Attracting the Right Clients for Your Event Management Business

How to Start Event Management Business From Home

As an event professional, you know that you need clients to survive. However, too many newbies take on whatever work comes their way without considering whether it’s the kind of project they want to do.

This can result in feast or famine times that are exhausting and unsustainable. Here are a few ways to attract the right clients.

1. Do your research

Having the right clients is key to any business. Being able to prioritize your leads is important to ensure that you aren’t spending time on people who won’t become clients or worse, turning down work that could be good for the business.

Developing a niche in the market can help your business be more successful. Clients who know that your event planning company is specialized and understand their needs will be more likely to hire you.

Providing information about your expertise to local media outlets is a great way to secure new client leads. Joining specialist sites such as HARO can provide you with opportunities to contribute insight and knowledge to local or national press. This can help to secure exposure that presents you as a thought leader in your industry.

2. Identify your target market

Depending on where you live and the business structures available, there are many ways to set up an event management business from home. This is a great option for those who want to be their own boss and work a schedule that suits them.

Having an online presence is important for an event management business. This allows you to showcase your past events with beautiful photographs that show how successful they were and gives potential clients a chance to preview your services. Many website builders have different gallery functions that allow you to display your photographs in various ways.

Choosing the right clients is also important. It’s easy to agree to take on a client that isn’t your ideal because of the money, exposure or networking opportunities but this could hurt your business in the long run.

3. Create a website

Creating a marketing plan and an online presence are key to gaining new event clients. For example, you can offer to be a resource for local journalists through sites such as HARO (Help A Reporter Out).

Make your website easy to navigate. Aim for a clean layout and include photos from past events that you have organized. This can help potential customers understand the type of events you can organize and may encourage them to choose your company.

Create a valuable opt-in freebie on your site to entice prospective attendees to sign up for email notifications and updates about your event. This can be a cheat sheet, checklist, or other informative asset that makes it a no-brainer to register for your event.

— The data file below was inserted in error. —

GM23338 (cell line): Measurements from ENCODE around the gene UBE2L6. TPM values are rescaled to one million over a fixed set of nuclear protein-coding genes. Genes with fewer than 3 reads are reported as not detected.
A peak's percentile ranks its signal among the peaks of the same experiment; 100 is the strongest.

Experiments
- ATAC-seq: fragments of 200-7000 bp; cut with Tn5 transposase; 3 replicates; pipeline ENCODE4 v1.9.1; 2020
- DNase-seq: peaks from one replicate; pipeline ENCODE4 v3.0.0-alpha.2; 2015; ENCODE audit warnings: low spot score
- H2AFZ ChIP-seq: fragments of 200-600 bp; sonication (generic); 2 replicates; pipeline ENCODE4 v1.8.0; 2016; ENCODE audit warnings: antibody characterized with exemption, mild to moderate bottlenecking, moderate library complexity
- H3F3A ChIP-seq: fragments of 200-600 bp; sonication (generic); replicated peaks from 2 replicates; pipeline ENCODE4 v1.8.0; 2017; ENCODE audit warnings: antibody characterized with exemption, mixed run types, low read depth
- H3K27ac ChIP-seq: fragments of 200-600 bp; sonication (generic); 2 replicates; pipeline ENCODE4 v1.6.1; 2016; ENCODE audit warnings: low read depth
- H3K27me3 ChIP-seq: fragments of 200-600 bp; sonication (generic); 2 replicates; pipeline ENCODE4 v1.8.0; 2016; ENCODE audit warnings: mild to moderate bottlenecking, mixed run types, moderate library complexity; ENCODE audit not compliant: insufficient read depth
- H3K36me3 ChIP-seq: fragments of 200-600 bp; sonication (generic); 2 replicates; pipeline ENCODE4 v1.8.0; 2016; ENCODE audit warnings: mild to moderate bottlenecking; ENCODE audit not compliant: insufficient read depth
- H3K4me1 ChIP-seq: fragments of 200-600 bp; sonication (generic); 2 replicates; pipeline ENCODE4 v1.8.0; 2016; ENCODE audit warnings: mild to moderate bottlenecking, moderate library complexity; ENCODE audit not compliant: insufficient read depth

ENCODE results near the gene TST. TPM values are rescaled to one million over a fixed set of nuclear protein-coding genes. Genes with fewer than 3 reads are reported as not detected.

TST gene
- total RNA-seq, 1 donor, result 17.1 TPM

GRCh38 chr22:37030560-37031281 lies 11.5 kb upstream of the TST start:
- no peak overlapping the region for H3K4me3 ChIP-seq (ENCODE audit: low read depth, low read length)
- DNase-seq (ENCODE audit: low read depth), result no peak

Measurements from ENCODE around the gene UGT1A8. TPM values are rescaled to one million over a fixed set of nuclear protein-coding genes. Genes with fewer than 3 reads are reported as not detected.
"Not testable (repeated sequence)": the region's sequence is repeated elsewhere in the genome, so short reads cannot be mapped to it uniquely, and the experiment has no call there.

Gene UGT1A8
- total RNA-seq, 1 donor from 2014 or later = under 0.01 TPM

4. Develop a marketing plan

A business needs clients to survive. Numbers matter but getting the right kind of clients is just as important. The wrong clients can make you dislike your job. The right ones will build a business you love.

Develop a marketing plan that includes email, social media, and SEO. Identify what your budget is for each and create a list of must-haves and stretch activities. For example, an opt-in freebie that relates to what your ideal attendee hopes to gain from the event can get eyeballs on your website. Then select your channels based on where your audience hangs out online. For instance, LinkedIn may be the best channel to reach corporate attendees. It’s called specializing. And specialists are worth a lot more than generalists.

5. Get started

As a service-based business getting clients is an important part of your event management company’s growth. For many freelancers and small businesses it can feel like feast or famine with some days turning away work and other days worrying about how to pay the bills.

Reach out to your network and ask them to refer you to anyone they know that needs an event planner. Also consider joining a referral group where you swap services with other events professionals – this can reduce your marketing expenses as well as providing you with work to tide you over in the lean times.

Register on specialist sites that help people find business support and put yourself forward as an expert – getting quoted in the local media can be great for brand awareness. Taking on freelance work with agencies is another way to bring in some income until you get the business off the ground.

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